If you are considering pursuing a career as a physical therapy aide, now is a perfect time to join the industry. According to the U.S. Bureau of Labor Statistics, physical therapy aide careers will increase 39 percent between 2014 and 2024, making it one of the fastest growing jobs in healthcare.
There are many opportunities available for skilled, trained physical therapy aides in a variety of healthcare environments, from hospitals and assisted living facilities to physical therapy clinics and doctors’ offices. If you’re a motivated individual who wants to help others and is ready to take the next step toward a career in healthcare, here are a few things to know about working as a physical therapy aide.
Why is the Occupation Growing?
A few factors can be attributed to the rise in jobs for physical therapy aides:
Advancements in medicine are enabling people of all ages to stay active and live longer.
The aging baby boomer population is creating an increased need for services like cardiac and physical rehabilitation, as well as the management of chronic and debilitating health conditions, like diabetes and obesity, that can affect mobility.
Health insurance reform has increased the number of patients who are able to access physical therapy services overall.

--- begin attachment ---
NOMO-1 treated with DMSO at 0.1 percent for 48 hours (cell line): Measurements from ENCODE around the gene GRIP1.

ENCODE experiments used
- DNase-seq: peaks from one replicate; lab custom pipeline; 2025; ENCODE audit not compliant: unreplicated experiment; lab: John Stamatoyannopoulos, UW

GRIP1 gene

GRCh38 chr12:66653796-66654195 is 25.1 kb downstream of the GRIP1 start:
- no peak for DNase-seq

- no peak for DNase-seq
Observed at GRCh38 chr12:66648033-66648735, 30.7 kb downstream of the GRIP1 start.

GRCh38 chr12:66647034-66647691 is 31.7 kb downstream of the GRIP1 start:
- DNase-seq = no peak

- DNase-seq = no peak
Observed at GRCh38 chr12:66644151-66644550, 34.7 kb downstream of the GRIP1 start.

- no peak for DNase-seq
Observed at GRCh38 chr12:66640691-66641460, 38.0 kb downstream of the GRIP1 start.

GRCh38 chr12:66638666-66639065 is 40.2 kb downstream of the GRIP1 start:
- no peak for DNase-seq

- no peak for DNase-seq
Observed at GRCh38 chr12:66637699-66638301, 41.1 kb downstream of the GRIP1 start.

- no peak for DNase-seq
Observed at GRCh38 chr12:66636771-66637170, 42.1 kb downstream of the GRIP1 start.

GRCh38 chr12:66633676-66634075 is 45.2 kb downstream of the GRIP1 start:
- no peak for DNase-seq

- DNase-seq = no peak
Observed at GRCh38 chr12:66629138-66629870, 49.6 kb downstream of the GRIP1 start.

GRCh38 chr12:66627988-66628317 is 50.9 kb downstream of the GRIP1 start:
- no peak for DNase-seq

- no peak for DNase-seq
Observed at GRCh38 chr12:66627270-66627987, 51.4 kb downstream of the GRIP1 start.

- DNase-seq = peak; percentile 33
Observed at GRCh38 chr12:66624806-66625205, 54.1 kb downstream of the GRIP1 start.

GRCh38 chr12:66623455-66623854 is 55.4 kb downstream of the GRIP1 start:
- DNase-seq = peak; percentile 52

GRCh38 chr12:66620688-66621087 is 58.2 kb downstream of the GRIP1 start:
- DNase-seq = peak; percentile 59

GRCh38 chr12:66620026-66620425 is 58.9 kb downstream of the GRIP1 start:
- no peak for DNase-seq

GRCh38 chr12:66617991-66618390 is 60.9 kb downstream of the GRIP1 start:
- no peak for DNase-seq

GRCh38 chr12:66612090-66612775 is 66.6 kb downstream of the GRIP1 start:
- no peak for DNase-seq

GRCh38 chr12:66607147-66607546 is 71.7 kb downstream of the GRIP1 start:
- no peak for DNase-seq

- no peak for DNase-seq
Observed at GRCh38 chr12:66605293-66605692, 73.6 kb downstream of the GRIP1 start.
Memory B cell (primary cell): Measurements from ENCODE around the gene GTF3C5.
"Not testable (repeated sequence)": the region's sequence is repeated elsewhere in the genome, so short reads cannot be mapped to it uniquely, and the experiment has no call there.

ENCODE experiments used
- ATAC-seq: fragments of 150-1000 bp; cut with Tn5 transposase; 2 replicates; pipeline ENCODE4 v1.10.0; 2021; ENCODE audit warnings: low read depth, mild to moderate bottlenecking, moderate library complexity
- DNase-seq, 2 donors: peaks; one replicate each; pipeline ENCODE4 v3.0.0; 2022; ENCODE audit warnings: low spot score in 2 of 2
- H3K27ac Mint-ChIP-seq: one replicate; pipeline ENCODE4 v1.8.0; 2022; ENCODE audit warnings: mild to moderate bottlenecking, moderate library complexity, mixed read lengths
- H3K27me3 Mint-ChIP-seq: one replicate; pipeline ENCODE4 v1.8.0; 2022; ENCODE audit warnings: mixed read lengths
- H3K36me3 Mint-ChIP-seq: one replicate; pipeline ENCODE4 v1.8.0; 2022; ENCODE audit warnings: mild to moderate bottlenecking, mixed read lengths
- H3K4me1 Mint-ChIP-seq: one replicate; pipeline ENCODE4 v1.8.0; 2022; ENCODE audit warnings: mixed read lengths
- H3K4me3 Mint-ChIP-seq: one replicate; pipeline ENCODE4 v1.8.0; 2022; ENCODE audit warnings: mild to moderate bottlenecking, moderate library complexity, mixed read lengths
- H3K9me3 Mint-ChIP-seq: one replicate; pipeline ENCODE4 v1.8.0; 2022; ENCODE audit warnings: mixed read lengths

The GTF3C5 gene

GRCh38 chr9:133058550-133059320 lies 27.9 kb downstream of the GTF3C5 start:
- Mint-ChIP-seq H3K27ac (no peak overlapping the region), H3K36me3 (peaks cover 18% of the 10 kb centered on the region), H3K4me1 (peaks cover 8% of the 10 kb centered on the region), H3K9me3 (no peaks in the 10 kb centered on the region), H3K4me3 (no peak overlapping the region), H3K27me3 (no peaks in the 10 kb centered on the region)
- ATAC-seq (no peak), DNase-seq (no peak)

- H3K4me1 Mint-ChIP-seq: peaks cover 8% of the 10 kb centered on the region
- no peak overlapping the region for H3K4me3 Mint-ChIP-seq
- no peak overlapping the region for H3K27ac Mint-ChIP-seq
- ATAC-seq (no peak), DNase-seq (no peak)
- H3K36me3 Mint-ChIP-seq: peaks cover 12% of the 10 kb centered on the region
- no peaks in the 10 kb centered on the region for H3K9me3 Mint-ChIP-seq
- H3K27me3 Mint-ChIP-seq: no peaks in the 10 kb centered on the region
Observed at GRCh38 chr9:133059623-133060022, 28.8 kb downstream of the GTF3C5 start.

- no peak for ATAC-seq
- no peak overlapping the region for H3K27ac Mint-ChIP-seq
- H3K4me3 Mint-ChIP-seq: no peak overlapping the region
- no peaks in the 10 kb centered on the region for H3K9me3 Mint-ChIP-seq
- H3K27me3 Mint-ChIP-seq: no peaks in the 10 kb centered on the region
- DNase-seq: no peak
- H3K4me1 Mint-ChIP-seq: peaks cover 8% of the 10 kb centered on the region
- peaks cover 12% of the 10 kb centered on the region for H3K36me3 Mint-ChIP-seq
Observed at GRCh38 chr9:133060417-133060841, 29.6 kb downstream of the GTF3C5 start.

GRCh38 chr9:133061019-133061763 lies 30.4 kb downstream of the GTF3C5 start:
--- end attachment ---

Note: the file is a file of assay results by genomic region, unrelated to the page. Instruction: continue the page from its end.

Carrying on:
To meet these demands, physical therapists are increasingly depending on physical therapist assistants and physical therapy aides to reduce the cost of services while maintaining quality care for patients.
What do Physical Therapy Aides Do?
The role of a physical therapy aide typically includes:
Helping patients move to or from a therapy area
Performing clerical tasks, such as answering phones and scheduling patients
Cleaning treatment areas and setting up therapy equipment
In order to be successful and find fulfillment through working as a physical therapy aide, individuals should possess the following personality traits:
Compassion – Physical therapy aides should enjoy helping patients and have the empathy to work with people who are often in pain.
Attention to detail – Working in healthcare requires individuals to be detail oriented. From handling clerical tasks to setting up equipment, physical therapy aides need to be able to follow instruction closely to ensure quality patient care.
People skills – Physical therapy aides work directly with physical therapy assistants and physical therapists and have daily interactions with patients and their families, making interpersonal skills a must.
Stamina – This job requires individuals to spend a lot of time on their feet. Those pursuing a job as a physical therapy aide should be comfortable being physically active for most of their day.
One of the most prominent examples of how technology is changing nurses’ roles is the adoption of electronic medical records (EMRs). EMR systems are becoming mobile, allowing nurses to access records at the point of care rather than at their nursing station, improving the level of care nurses are able to provide.
Interested in pursuing a career in this field? Learn more about physical therapy aide programs.
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